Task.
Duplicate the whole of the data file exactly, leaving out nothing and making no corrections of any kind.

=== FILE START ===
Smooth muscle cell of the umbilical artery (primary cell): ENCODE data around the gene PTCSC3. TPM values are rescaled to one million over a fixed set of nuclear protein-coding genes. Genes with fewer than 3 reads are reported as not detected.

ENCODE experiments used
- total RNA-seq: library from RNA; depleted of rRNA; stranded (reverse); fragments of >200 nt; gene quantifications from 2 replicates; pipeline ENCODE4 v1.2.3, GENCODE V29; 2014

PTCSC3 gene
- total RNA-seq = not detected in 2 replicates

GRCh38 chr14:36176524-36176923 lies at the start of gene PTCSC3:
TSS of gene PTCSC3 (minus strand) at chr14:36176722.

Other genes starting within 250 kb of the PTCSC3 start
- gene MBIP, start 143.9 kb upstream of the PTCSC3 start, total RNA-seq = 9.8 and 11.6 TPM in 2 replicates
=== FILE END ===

Smooth muscle cell of the umbilical artery (primary cell): ENCODE data around the gene PTCSC3. TPM values are rescaled to one million over a fixed set of nuclear protein-coding genes. Genes with fewer than 3 reads are reported as not detected.

ENCODE experiments used
- total RNA-seq: library from RNA; depleted of rRNA; stranded (reverse); fragments of >200 nt; gene quantifications from 2 replicates; pipeline ENCODE4 v1.2.3, GENCODE V29; 2014

PTCSC3 gene
- total RNA-seq = not detected in 2 replicates

GRCh38 chr14:36176524-36176923 lies at the start of gene PTCSC3:
TSS of gene PTCSC3 (minus strand) at chr14:36176722.

Other genes starting within 250 kb of the PTCSC3 start
- gene MBIP, start 143.9 kb upstream of the PTCSC3 start, total RNA-seq = 9.8 and 11.6 TPM in 2 replicates